Jump to content
Learn Chinese in China

A few questions regarding this sentence.


Recommended Posts

  • New Members

So I was just trying to translate this sentence:


I don’t need it translated anymore since I get the gist of it, but I have a few questions regarding the grammar of this sentence.

For starters, why is 是死 used in this sentence? I understand that 就算是死 means something like “even if it kills me” or “even if it’s to die,” but shouldn’t 是 only be used to connect nouns (unless it’s a word component)? 死 isn’t listed as a noun in the dictionary I use (Pleco).

How does the 是.....的 structure work in this sentence? Just in general, as an HSK-1 learner, I find that the shi...de structure is the most difficult thing for me to understand. I’ve went through several websites and videos explaining it, but I still don’t get the fundamentals behind it.


But my main question is, what’s the purpose of the question mark in written Chinese? When I see 难道, I know to substitute it for “could it be” in the sentence, or when I see 呢, I know to substitute it for “on the other hand?,” and when I see 吗, I know to turn it into a yes/no question. But seeing the question mark at the end, I can’t figure out how it impact the sentence, or what it indicates.


Thanks for answering my questions in advance.

  • Good question! 1
Link to comment
Share on other sites

Site Sponsors:
Pleco for iPhone / Android iPhone & Android Chinese dictionary: camera & hand- writing input, flashcards, audio.
Study Chinese in Kunming 1-1 classes, qualified teachers and unique teaching methods in the Spring City.
Learn Chinese Characters Learn 2289 Chinese Characters in 90 Days with a Unique Flash Card System.
Hacking Chinese Tips and strategies for how to learn Chinese more efficiently
Popup Chinese Translator Understand Chinese inside any Windows application, website or PDF.
Chinese Grammar Wiki All Chinese grammar, organised by level, all in one place.

Giuseppe Romanazzi

Hi, you asked:


1) Why is 是死 used in this sentence?

2) Shouldn’t  only be used to connect nouns (unless it’s a word component)?

3) How does the 是.....的 structure work in this sentence?

4) What’s the purpose of the question mark in written Chinese?


Anyway, may I first ask you to provide the source of that sentence? Is it online? I'd be happy to read at least the whole paragraph.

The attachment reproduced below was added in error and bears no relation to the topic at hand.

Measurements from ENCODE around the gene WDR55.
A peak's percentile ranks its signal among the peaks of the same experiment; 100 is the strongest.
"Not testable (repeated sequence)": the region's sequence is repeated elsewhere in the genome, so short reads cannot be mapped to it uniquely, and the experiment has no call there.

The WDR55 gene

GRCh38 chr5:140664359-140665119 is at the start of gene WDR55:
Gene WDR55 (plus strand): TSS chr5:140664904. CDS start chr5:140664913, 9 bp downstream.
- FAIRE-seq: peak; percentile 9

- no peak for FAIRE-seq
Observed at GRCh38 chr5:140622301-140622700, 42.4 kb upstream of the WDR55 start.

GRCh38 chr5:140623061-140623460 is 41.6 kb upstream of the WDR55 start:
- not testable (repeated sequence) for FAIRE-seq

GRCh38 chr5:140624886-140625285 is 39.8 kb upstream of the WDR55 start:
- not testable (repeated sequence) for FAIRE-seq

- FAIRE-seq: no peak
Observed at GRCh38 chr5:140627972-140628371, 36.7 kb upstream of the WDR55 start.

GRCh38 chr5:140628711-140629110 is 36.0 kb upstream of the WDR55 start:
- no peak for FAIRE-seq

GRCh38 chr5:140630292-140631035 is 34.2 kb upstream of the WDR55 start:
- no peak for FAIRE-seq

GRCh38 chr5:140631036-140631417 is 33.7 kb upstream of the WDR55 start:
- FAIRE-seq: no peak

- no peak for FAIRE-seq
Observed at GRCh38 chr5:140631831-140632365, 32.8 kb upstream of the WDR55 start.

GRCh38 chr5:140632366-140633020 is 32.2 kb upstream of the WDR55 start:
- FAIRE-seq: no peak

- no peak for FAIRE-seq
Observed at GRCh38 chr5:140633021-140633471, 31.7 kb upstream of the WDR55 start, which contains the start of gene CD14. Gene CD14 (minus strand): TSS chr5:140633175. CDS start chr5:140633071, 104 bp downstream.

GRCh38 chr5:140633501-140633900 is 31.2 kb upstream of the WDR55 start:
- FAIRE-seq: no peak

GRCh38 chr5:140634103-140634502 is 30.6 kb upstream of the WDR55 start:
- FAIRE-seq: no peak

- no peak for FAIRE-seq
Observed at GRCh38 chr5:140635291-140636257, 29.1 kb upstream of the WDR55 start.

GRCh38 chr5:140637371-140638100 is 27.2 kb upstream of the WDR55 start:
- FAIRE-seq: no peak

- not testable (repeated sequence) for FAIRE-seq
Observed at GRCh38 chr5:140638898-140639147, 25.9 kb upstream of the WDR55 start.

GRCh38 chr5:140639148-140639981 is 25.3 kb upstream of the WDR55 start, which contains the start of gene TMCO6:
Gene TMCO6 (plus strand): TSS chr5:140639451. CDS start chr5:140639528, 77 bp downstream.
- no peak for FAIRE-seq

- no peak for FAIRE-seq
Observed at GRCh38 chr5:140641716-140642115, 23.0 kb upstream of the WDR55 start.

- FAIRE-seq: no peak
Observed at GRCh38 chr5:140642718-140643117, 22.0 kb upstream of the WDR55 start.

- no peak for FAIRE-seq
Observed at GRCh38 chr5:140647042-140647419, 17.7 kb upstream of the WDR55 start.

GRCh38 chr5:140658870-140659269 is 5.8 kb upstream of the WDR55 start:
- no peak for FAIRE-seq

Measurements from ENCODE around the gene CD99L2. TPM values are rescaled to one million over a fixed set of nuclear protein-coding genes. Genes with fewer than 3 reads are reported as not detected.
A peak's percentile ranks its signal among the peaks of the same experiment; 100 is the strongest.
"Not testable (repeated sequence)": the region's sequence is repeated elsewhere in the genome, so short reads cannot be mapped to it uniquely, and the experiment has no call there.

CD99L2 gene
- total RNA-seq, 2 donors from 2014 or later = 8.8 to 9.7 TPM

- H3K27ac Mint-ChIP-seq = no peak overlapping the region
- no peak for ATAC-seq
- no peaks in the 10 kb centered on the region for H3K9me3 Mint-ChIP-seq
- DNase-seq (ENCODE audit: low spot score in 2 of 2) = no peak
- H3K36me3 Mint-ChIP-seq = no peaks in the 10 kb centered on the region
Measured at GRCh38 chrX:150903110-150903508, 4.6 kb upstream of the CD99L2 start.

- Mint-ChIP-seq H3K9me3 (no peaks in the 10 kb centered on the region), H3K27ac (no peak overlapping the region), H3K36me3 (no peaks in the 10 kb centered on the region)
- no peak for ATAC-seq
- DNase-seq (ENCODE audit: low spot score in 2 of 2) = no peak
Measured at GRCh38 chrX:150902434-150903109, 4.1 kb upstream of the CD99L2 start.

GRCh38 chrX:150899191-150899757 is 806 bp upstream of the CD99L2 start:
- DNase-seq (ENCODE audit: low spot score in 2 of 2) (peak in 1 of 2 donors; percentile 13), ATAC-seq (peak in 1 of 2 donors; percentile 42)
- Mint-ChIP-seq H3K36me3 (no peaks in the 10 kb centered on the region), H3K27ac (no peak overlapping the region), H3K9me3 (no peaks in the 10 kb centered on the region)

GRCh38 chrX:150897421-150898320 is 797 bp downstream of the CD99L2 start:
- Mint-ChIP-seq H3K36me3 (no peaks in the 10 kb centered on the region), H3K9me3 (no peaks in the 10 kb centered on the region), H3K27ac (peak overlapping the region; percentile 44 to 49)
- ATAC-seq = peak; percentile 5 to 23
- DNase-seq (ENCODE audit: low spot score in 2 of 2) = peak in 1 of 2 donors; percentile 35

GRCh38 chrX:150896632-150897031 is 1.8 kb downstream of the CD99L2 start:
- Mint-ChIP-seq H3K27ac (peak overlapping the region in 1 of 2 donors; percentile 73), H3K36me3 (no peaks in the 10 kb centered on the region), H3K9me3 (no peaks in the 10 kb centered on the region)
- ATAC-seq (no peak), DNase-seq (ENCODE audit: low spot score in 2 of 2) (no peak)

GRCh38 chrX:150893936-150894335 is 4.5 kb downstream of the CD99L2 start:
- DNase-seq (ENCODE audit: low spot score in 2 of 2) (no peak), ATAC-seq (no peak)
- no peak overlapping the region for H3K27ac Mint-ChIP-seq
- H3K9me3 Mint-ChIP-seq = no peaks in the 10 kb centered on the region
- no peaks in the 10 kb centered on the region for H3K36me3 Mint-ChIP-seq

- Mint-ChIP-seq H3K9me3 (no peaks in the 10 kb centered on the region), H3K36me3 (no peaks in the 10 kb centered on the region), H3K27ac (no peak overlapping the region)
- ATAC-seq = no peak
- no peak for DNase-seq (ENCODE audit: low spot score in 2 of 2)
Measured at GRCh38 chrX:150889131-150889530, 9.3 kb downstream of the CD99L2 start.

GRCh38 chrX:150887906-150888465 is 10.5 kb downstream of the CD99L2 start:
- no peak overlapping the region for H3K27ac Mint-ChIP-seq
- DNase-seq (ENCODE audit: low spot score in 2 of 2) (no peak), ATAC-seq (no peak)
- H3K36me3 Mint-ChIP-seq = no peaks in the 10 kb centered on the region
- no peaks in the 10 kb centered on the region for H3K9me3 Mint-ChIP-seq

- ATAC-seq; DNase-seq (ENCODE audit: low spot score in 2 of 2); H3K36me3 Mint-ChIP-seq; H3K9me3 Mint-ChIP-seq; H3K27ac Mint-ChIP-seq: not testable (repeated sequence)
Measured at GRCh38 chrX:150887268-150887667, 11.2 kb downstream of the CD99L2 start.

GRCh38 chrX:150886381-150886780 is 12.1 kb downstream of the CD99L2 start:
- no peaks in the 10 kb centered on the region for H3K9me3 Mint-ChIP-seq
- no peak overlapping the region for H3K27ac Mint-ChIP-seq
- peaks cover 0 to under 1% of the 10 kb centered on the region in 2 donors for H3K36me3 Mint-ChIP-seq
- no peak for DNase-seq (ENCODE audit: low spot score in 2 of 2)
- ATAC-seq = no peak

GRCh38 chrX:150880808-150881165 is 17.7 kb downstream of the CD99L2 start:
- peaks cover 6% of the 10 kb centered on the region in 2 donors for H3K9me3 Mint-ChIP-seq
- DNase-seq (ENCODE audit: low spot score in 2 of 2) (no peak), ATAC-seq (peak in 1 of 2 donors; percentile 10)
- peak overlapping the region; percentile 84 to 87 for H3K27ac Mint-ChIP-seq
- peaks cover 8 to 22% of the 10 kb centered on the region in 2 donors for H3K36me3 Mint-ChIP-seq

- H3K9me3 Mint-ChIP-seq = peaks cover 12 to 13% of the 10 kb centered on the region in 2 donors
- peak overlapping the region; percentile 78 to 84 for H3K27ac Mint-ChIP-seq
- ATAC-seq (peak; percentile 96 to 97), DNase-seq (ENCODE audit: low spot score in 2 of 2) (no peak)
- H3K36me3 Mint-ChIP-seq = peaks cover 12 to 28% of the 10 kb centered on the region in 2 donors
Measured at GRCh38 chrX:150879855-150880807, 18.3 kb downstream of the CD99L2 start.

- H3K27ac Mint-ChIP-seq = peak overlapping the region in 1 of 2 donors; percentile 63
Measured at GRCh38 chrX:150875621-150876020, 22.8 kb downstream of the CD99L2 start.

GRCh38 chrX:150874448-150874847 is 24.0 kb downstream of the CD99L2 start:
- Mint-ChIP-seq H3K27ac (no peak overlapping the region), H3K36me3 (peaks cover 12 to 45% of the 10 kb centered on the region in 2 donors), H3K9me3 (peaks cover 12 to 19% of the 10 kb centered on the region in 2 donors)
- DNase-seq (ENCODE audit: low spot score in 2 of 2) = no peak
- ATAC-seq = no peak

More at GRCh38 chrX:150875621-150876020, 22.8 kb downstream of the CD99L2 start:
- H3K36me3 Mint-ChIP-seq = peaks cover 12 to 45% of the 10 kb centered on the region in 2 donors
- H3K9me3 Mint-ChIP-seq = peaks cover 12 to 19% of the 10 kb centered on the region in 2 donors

Link to comment
Share on other sites

I think the main answer to all of your questions, and hundreds more questions you will have in the future about Chinese grammar, is that most rules are more like suggestions, and especially in spoken Chinese they often are broken.  (The trick is figuring out how to break them in the "right" way, like a native speaker would.  This takes lots of language exposure to develop the proper intuition, but don't worry about practicing it actively.)  You can (situationally) ask questions without using question words in Chinese.  You can (situationally) use the 是。。。的 structure but omit the 的.  (However, I will say I don't think this is actually a 是。。。的 pattern, because if I try to add a 的 it doesn't sound right.  死 is probably a verb or noun here.)


So while it's necessary for you to learn these grammar rules and practice using them yourself, you can't let it bother you too much when native speakers break them.


Think back to your elementary or middle school teachers who always told you: "No incomplete sentences allowed!  All sentences must have a subject and a verb!"  And then you're reading some famous novel by a famous author who throws this idea out the window and you realize such rules just don't reflect how the world actually works.

Link to comment
Share on other sites

  • 3 months later...

The two most plausible complete forms for (1) could be (2a-b):

Very similar notwithstanding, the two sentences are structurally very different. I parsed them below (with necessary omission of technical details):


I personally prefer (2b/3b).
The take home message is that the pair ...是i...的j in (1) doesn't make a pair at all (note the subscripts I used to indicate their relations). It is the ...是j...的j that makes a pair, though 是j (and的j, too) is redundant in (1).

The idea that a word or structure has a single or very limited function(s) is practically helpful yet theoretically wrong.

Lastly, the question mark here is absolutely absurd. Unless a theatrical context is provided to license/justify the question mark, it would otherwise be an error.

Link to comment
Share on other sites

Join the conversation

You can post now and select your username and password later. If you have an account, sign in now to post with your account.
Note: Your post will require moderator approval before it will be visible.

Click here to reply. Select text to quote.

×   Pasted as rich text.   Paste as plain text instead

  Only 75 emoji are allowed.

×   Your link has been automatically embedded.   Display as a link instead

×   Your previous content has been restored.   Clear editor

×   You cannot paste images directly. Upload or insert images from URL.


  • Create New...